In Avengers: Endgame, Captain America finally wielding Thor’s hammer, Mjolnir, during the epic battle against Thanos was such an amazing moment that, a year later, people are still talking about it. It was one of the many different significant moments in the Marvel Cinematic Universe that was drawn directly from a famous scene from the comics: Captain America first lifted Mjolnir in 1988’s Thor #390, by Tom DeFalco, Ron Frenz and Brett Breeding.
However famous the moment is today, it was actually significant for an entirely different reason in 1988, because it was not technically “Captain America” who performed the feat, but rather, “The Captain.” It tied directly in a dramatic conflict between two fellow Avengers where Thor was suddenly caught in the middle of two of his closest superhero allies.
First off, it is worth mentioning that a fellow superhero lifting Mjolnir clearly was a big deal in 1988. The first superhero to nominally lift Thor’s hammer was Iron Man, in Avengers #122 (by Steve Englehart, Bob Brown and Mike Esposito), but that was through the two major loopholes: You can lift it without being “worthy” if Thor is also holding onto it; and you can lift it in a situation where there is no gravity, such as in outer space (which is how Iron Man “lifted” it in Avengers #122).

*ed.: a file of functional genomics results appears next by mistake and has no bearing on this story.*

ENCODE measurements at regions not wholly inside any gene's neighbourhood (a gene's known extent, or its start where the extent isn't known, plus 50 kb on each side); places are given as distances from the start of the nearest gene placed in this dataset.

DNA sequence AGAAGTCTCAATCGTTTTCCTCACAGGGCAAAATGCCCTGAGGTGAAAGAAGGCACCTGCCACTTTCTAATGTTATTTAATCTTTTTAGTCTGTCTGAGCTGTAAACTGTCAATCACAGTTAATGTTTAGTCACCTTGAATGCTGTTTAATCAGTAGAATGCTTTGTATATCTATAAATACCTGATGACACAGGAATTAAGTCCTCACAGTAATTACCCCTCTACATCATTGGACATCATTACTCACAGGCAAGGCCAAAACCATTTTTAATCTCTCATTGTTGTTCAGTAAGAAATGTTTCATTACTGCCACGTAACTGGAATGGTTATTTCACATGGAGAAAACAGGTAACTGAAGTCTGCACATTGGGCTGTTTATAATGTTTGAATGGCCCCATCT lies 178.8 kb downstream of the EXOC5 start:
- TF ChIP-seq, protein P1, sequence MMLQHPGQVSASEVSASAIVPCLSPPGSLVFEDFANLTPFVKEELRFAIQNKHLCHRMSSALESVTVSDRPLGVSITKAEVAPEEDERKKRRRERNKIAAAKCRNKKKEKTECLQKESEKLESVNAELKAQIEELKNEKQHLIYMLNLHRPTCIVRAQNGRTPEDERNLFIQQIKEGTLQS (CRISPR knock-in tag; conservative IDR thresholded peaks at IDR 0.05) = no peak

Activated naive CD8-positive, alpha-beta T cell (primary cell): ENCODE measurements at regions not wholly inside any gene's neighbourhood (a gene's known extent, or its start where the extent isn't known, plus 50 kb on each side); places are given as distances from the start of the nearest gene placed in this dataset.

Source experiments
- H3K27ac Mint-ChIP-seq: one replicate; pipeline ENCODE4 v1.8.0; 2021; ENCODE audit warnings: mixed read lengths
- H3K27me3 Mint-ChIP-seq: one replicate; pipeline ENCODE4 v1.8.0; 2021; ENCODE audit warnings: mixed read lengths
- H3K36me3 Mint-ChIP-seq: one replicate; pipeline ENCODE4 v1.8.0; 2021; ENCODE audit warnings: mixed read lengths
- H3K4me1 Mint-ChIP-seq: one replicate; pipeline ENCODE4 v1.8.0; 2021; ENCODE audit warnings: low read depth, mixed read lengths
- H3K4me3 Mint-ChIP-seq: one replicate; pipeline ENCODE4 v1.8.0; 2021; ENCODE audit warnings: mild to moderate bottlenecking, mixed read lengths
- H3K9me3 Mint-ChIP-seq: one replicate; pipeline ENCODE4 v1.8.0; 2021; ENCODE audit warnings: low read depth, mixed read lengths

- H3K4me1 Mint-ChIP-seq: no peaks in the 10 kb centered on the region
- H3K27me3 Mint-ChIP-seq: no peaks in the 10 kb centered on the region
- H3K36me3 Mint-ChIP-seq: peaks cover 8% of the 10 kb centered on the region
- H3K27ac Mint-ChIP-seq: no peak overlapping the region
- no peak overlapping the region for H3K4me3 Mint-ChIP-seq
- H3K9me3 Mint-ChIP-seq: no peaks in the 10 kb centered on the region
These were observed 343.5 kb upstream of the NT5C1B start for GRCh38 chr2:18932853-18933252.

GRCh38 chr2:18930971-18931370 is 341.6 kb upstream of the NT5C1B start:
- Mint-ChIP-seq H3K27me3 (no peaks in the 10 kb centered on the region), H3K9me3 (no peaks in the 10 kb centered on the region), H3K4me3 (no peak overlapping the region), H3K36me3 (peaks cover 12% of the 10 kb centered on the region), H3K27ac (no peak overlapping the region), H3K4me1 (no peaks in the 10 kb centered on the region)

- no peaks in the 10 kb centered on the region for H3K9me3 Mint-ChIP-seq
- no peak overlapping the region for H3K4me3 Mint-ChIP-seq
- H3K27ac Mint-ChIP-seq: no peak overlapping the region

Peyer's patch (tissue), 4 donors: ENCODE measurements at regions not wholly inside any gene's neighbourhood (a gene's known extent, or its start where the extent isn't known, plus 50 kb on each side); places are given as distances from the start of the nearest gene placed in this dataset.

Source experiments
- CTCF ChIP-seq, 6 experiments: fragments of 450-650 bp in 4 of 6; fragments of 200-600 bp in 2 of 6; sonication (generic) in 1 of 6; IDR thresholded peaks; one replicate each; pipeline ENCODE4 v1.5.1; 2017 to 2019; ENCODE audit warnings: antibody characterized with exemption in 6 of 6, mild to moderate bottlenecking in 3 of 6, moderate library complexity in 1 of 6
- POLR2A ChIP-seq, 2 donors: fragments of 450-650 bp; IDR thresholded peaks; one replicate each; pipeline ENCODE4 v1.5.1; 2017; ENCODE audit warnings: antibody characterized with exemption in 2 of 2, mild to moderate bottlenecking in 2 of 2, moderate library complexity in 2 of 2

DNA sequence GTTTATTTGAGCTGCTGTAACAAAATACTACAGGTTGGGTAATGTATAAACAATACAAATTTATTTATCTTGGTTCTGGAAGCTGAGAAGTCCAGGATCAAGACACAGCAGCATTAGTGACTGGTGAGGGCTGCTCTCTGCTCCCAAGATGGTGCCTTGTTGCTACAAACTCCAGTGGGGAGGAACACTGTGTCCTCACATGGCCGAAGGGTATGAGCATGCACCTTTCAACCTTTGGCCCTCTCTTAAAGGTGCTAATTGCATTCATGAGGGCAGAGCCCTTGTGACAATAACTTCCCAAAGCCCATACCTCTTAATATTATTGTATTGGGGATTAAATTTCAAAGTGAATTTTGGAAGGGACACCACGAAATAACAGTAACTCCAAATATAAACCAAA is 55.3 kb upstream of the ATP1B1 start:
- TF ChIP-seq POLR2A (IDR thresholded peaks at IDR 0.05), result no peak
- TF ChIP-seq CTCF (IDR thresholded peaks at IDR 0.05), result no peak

Walter Simonson changed the game in 1983 when he had a brand-new hero, Beta Ray Bill, be deemed worthy of wielding Mjolnir. Once Simonson broke open the proverbial seal, then naturally another superhero would eventually get the chance, as well.
It was actually Brett Breeding, the inker on Thor in 1988, who came up with the idea of having a story where Captain America would be able to lift the hammer. So Captain America being “worthy” was certainly a notable event. However, the fact that he was worthy played into a major moment in the lives of Captain America, Iron Man and Thor.